So much for celebrating walking — Hobgoblin and I went on a three-hour walk today and about halfway through I could feel one of the muscles in upper back/shoulder area tighten up into an ugly knot, and now I can’t easily move my head. I’ve had trouble with tight muscles and knots and pinched nerves in my upper back for quite a while now. I’m pretty sure this began shortly after my first rather disastrous backpacking trip for which I carried a backpack that was much too heavy and which apparently did a lot of damage.
Funny, as much as I’m loving reading The Walk, it hasn’t yet talked about how much walking can hurt, and yet, much as I love walking, it quite often hurts very badly.
Anyway, just a couple quick notes on books — I finished Rainer Maria Rilke’s Duino Elegies recently and thought they were extraordinarily beautiful. They cover so much it’s hard to describe what they are about, but it seems like they are about everything important — birth, death, angels, lovers, time, beauty … rather than try to describe the book, I should simply give you a couple quotations:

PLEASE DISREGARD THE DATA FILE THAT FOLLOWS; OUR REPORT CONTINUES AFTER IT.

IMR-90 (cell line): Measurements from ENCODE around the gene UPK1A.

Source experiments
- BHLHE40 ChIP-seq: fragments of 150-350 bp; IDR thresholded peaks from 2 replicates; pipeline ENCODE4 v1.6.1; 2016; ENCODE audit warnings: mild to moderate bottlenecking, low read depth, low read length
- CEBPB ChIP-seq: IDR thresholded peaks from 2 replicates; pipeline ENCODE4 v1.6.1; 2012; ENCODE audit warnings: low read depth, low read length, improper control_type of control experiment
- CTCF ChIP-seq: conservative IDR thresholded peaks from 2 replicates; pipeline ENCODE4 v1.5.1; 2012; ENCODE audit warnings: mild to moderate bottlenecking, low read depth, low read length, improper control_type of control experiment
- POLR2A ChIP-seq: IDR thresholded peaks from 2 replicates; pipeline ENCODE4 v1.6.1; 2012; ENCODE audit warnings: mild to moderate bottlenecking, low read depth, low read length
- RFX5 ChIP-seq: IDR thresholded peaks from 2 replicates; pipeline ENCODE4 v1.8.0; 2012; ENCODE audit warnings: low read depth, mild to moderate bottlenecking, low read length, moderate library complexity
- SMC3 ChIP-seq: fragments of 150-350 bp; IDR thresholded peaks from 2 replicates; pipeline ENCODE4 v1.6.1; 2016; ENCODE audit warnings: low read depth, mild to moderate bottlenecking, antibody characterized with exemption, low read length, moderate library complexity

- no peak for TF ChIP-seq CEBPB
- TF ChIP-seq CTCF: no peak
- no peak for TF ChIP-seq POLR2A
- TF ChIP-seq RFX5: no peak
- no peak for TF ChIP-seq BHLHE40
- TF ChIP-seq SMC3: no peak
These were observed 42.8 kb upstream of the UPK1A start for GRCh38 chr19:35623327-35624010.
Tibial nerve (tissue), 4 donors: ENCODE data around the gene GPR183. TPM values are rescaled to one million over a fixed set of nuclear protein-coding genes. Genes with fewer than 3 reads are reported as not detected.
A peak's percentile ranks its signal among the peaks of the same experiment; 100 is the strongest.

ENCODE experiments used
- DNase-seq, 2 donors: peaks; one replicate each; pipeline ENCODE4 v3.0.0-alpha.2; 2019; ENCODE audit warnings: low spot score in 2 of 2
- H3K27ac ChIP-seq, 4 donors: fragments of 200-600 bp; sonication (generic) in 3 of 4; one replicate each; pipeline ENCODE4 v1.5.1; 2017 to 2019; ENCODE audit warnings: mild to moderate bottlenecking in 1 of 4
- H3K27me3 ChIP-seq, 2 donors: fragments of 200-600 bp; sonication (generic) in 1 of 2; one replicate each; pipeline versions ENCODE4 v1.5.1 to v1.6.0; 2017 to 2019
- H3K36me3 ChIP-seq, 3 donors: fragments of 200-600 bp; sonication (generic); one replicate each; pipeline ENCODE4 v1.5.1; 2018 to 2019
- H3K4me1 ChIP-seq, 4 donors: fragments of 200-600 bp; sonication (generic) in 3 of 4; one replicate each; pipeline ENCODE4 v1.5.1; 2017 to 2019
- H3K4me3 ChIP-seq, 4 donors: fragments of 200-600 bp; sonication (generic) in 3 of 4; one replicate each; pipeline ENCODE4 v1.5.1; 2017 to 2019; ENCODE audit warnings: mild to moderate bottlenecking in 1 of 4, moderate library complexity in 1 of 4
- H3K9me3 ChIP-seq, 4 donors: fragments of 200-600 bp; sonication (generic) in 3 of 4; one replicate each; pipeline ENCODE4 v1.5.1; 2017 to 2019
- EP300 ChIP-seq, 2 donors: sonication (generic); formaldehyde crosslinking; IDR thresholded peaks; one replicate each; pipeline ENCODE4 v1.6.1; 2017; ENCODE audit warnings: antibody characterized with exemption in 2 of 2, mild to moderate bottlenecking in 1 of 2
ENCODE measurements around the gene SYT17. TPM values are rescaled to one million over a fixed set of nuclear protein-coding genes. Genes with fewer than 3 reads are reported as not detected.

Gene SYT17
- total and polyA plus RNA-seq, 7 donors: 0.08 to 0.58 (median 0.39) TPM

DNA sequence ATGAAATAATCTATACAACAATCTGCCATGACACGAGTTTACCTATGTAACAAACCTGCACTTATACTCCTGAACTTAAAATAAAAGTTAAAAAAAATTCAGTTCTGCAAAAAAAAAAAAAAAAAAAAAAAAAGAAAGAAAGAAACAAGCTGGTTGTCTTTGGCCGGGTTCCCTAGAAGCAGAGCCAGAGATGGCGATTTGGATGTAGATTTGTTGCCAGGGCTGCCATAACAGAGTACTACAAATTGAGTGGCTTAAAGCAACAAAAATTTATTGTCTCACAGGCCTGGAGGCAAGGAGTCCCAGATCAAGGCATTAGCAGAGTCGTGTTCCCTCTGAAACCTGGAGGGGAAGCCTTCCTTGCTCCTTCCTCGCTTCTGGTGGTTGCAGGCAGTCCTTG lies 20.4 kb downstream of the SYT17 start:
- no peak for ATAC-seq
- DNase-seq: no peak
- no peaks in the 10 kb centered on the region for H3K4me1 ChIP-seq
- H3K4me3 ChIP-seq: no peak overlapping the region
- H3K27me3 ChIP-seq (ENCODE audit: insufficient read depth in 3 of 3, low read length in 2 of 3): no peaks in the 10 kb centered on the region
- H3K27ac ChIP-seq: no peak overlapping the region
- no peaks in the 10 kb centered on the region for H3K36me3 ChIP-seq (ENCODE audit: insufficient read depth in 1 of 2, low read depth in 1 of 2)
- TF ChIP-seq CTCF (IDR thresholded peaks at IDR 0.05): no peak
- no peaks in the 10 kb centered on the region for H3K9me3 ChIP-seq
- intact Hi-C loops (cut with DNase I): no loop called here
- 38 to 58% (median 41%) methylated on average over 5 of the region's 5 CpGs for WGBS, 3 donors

Who has turned us around this way so that we’re always whatever we do
in the posture of someone who is leaving? Like a man
on the final hill that shows him his whole valley
one last time who turns and stands there lingering —
that’s how we live always saying goodbye.
How we squander our sorrows gazing beyond them into the sad
wastes of duration to see if maybe they have a limit.
But they are our winter foliage, our dark evergreens
one of the seasons of our secret year — and not only a season
they are situation, settlement, lair, soil, home.
If you are looking for some great poetry to read, I highly recommend this.
And I’ve begun Virginia Woolf’s The Voyage Out; I’m excited to be reading Woolf again, and so far I’m enjoying it — I was particularly pleased to see Richard and Clarissa Dalloway appear as characters here; I’m curious to learn more about why Woolf used these characters multiple times and how they develop from one novel to another. Fortunately, I have Julia Briggs’s book Virginia Woolf: An Inner Life on hand, which perhaps will explain some of this for me.